Presentation #102.344 in the session Poster Session.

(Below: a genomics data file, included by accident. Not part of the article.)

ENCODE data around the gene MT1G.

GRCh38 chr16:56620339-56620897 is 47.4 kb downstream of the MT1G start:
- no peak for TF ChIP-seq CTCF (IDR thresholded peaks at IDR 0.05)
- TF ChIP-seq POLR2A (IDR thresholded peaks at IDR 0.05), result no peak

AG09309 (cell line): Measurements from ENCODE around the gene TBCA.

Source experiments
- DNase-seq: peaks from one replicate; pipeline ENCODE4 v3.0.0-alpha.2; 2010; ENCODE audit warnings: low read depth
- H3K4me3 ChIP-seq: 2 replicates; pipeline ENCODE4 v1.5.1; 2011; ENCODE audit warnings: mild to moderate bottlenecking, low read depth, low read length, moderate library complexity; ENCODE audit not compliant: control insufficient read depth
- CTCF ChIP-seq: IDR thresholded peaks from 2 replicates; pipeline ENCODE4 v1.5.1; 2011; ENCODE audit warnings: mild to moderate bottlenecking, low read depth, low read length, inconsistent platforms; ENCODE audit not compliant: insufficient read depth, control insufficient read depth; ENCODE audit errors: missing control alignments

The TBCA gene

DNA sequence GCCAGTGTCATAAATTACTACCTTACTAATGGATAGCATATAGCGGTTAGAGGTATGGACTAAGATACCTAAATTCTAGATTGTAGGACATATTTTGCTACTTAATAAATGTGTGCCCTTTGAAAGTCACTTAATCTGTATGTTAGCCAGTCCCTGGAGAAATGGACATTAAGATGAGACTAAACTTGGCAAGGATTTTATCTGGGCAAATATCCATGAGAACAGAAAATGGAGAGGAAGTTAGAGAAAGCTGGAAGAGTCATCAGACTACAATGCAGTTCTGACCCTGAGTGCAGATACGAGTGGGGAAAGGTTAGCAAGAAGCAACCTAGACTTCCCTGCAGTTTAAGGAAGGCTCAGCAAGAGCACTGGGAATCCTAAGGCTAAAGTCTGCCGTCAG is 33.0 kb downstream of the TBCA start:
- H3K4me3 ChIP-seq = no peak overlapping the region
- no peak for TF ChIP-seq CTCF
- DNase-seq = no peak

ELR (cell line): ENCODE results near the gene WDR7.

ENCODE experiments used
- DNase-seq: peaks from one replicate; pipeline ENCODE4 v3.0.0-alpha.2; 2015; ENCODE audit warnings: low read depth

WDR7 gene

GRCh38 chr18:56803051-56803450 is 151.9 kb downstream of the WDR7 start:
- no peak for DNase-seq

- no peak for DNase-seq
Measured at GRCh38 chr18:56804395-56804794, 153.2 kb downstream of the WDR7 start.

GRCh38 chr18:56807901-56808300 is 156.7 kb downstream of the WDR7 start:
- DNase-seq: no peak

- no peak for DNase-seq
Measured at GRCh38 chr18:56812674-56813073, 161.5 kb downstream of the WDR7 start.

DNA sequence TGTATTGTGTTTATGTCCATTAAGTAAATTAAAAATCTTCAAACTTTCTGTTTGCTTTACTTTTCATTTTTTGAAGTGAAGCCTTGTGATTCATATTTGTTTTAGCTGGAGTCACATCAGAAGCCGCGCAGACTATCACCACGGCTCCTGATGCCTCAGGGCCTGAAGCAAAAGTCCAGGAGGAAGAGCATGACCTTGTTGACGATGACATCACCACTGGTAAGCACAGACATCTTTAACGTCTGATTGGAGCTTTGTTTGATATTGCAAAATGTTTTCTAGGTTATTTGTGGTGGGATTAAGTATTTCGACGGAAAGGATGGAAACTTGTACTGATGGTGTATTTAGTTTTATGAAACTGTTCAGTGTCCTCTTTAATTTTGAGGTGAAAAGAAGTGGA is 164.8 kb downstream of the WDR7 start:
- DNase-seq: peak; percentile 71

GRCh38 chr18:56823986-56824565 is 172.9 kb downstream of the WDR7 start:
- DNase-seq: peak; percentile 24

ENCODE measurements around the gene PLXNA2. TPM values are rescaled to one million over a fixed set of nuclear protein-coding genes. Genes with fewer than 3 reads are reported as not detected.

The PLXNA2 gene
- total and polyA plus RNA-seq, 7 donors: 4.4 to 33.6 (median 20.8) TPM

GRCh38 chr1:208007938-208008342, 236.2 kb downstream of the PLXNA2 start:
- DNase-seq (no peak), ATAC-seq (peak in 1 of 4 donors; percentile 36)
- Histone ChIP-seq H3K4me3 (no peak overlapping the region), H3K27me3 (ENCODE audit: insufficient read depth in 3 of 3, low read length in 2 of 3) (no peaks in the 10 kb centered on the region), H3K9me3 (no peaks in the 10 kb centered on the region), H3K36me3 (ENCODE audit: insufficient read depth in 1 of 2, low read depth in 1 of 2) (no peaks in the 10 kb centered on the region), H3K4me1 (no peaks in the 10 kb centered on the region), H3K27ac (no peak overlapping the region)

Y dwarfs are the coolest spectral class of brown dwarf, with effective temperatures less than 500 K and a detection as low as 250 K. They are the tail end of the star formation process, and a valuable analogue for the atmospheres of giant gaseous exoplanets. Understanding their atmospheric compositions and processes will inform our understanding of planet and star formation, and provide a stepping stone in the effort to characterize other substellar bodies, especially those with water clouds. In addition to water clouds, their spectra are shaped predominantly by gaseous water, methane, and ammonia, and, in some regimes, by collision-induced absorption and carbon-monoxide. Published self-consistent model grids do not accurately replicate all the current observations. Considering dis-equilibrium carbon and nitrogen chemistry and the presence of water clouds rather than simple clear chemical-equilibrium atmospheres can bring models and observations into better agreement, but not full agreement. In this talk, we present a new suite of 1-d radiative-convective equilibrium models for Y dwarf atmospheres and spectra. We compute clear and cloudy, equilibrium-chemistry and disequilibrium-chemistry models and systematically compare them against current observations to identify what changes might explain the observed discrepancies. We further explore how JWST-quality observations can constrain the nature of atmospheric mixing and cloud formation in Y dwarf atmospheres.